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I'm trying to check if a string only contains letters, not digits or symbols.

For example:

>>> only_letters("hello")
>>> only_letters("he7lo")
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if string.isalpha():
    print("It's all letters")

str.isalpha() is only true if all characters in the string are letters:

Return true if all characters in the string are alphabetic and there is at least one character, false otherwise.


>>> 'hello'.isalpha()
>>> '42hello'.isalpha()
>>> 'hel lo'.isalpha()
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Note: In python2, this is not unicode aware so "ä".isalpha() is False. However, in python3 "ä".isalpha() is True, because python3 has unicode strings defaulty. – Squidly Mar 20 '15 at 13:27
@MrBones: In Python 2, use a unicode object if that matters. – Martijn Pieters Mar 20 '15 at 13:30
Yeah, I was just adding it as extra useful info for unsuspecting readers – Squidly Mar 20 '15 at 14:23

The str.isalpha() function works. ie.

if my_string.isalpha():
    print('it is letters')
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The string.isalpha() function will work for you.


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For people finding this question via Google who might want to know if a string contains only a subset of all letters, I recommend using regexes:

import re

def only_letters(tested_string):
    match = re.match("^[ABCDEFGHJKLM]*$", tested_string)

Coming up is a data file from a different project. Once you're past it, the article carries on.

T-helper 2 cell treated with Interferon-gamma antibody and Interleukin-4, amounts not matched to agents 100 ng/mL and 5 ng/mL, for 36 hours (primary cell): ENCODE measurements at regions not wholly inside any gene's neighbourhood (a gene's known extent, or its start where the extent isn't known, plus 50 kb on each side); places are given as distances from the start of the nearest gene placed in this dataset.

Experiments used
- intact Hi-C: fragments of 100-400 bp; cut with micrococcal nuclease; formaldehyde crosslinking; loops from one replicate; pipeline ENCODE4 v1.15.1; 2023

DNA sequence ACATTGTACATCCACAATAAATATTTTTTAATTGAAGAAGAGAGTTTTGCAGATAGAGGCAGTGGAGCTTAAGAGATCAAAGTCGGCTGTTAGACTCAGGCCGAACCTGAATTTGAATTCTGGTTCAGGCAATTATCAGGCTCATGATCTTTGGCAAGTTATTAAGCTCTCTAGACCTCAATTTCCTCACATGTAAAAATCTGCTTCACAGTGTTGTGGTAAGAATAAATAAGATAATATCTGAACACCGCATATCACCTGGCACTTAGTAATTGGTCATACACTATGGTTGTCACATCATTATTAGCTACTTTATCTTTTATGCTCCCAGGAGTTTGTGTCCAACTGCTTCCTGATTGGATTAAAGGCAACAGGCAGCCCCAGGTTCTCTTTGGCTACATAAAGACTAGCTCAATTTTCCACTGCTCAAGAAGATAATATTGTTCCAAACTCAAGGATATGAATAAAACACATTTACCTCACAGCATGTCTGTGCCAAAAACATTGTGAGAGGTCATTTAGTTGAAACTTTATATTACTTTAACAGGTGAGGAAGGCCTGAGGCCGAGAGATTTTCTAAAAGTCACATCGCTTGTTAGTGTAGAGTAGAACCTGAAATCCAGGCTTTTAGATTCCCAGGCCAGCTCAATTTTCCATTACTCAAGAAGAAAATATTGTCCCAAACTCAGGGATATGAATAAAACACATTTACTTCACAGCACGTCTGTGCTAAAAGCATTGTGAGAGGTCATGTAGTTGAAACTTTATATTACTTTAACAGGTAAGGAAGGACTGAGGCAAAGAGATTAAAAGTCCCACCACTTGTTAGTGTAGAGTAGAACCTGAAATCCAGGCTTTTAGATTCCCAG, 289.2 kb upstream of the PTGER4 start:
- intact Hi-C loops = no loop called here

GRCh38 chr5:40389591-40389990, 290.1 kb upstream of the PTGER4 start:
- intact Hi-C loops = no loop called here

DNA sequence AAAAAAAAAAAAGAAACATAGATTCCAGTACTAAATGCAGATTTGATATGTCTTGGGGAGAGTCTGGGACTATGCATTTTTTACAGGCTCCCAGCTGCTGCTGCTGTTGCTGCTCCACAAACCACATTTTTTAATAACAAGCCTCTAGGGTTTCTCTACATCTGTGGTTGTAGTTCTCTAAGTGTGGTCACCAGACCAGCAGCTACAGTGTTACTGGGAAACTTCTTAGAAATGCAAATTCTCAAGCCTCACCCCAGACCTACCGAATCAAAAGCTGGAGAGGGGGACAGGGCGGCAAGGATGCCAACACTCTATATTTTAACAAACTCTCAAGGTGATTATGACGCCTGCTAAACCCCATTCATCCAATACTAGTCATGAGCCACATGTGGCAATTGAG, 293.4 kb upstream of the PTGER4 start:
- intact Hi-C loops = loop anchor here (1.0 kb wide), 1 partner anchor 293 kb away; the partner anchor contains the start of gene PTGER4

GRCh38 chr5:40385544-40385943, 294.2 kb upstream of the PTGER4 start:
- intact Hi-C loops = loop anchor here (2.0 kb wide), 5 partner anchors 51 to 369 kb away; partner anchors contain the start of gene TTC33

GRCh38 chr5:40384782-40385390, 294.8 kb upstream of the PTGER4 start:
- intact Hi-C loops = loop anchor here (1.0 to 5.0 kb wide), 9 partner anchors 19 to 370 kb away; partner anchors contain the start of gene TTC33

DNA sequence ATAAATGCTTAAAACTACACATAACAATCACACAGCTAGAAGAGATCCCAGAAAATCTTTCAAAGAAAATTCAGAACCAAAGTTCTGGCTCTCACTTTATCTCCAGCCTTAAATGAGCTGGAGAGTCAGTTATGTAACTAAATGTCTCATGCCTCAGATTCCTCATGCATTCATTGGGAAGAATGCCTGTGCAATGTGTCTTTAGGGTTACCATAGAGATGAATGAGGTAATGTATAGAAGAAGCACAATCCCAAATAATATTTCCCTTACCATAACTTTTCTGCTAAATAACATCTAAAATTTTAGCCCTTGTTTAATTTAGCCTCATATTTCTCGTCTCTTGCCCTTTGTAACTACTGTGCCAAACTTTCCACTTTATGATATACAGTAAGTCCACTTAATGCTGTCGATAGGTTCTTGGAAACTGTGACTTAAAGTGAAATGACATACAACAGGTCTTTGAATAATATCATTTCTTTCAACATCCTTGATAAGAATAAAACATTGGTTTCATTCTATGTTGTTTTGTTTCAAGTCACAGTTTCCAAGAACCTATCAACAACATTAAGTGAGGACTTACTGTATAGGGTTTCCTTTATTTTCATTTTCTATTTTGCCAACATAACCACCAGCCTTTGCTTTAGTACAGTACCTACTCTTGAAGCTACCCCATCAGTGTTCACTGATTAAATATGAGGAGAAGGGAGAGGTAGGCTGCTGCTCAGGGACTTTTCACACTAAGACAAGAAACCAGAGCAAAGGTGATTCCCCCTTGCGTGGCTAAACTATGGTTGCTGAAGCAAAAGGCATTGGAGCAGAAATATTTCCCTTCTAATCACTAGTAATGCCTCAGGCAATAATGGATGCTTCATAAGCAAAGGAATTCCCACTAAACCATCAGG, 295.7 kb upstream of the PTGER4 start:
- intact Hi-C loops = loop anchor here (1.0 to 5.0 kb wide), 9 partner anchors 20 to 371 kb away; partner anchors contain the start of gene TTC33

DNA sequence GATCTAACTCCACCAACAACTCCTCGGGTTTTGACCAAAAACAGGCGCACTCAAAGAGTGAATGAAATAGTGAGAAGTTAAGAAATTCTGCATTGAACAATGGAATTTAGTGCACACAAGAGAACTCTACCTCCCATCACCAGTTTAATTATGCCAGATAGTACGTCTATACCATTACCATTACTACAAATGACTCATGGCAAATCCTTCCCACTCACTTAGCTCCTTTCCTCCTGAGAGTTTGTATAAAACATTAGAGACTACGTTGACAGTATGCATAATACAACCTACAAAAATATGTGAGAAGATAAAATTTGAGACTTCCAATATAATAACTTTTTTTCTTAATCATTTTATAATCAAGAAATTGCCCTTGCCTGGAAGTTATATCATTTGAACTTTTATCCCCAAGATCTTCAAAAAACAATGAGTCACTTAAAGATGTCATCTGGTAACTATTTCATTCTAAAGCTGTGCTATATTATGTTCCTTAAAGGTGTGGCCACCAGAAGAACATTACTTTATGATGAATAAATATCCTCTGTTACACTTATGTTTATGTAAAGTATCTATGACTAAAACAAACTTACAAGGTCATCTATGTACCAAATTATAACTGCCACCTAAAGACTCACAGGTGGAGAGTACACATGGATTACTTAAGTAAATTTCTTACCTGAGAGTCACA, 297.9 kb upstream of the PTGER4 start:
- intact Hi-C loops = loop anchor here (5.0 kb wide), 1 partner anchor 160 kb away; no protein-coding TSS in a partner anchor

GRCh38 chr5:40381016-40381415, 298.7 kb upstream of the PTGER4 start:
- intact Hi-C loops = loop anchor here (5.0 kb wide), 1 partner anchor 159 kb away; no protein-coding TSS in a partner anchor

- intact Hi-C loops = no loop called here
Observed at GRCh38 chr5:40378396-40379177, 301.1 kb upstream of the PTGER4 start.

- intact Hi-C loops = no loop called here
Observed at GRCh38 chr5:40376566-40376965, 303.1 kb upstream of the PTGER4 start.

return match is not None
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Sorry to go nitpicking, but the regex in your example could also be ^[A-HJ-M]*$, which is in my opinion more readable. – Petzku Jun 30 '15 at 9:52

A pretty simple solution I came up with: (Python 3)

    def only_letters(tested_string):
        for letter in tested_string:
            if not letter in "abcdefghjklmnopqrstuvwxyz":
                return False
        return True

You can add a space in the string you are checking against if you want spaces to be allowed.

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Looks like people are saying to use str.isalpha.

This is the one line function to check if all characters are letters.

def only_letters(string):
    return all(letter.isalpha() for letter in string)

all accepts an iterable of booleans, and returns True iff all of the booleans are True.

More generally, all returns True if the objects in your iterable would be considered True. These would be considered False

  • 0
  • None
  • Empty data structures (ie: len(list) == 0)
  • False. (duh)
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